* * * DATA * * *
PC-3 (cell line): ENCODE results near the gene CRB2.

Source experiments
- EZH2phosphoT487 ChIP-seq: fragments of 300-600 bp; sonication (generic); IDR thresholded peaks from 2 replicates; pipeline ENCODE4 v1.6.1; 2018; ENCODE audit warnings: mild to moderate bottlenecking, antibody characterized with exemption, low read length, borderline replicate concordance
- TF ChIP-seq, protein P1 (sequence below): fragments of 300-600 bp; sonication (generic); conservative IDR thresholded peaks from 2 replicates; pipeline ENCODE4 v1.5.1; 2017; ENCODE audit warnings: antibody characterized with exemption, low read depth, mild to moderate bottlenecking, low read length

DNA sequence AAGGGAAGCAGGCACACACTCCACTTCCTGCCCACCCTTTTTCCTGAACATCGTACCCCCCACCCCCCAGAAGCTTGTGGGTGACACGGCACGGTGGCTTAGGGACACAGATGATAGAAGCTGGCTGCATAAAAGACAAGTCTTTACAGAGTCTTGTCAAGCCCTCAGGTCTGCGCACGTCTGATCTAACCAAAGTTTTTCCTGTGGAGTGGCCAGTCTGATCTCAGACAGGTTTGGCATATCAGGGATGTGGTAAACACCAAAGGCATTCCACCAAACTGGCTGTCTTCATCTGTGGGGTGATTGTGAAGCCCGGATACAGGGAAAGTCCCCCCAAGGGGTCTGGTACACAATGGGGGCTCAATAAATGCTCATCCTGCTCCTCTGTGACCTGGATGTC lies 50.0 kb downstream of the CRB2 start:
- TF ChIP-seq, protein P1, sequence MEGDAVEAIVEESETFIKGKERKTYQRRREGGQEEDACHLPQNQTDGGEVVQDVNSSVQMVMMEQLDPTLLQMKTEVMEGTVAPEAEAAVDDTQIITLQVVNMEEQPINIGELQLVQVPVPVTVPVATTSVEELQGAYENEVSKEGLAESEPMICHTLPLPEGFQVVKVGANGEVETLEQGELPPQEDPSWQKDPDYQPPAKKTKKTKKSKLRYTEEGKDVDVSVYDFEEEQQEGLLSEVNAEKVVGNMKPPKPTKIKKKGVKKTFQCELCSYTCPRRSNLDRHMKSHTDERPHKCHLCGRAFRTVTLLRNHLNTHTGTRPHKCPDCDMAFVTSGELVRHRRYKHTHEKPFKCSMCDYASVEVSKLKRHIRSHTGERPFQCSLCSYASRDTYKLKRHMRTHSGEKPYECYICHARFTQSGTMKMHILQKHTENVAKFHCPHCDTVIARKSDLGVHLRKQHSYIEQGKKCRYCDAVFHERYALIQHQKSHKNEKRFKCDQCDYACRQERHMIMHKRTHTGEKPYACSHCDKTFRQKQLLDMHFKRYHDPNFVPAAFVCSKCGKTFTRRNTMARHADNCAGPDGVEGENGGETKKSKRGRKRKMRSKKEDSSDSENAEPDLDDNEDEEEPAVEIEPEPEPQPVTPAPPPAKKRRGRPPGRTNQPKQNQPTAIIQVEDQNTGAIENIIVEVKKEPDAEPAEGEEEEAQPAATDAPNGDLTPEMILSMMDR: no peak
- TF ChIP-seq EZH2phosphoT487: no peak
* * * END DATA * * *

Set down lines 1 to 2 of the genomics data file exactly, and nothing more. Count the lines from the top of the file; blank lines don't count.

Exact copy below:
PC-3 (cell line): ENCODE results near the gene CRB2.

Source experiments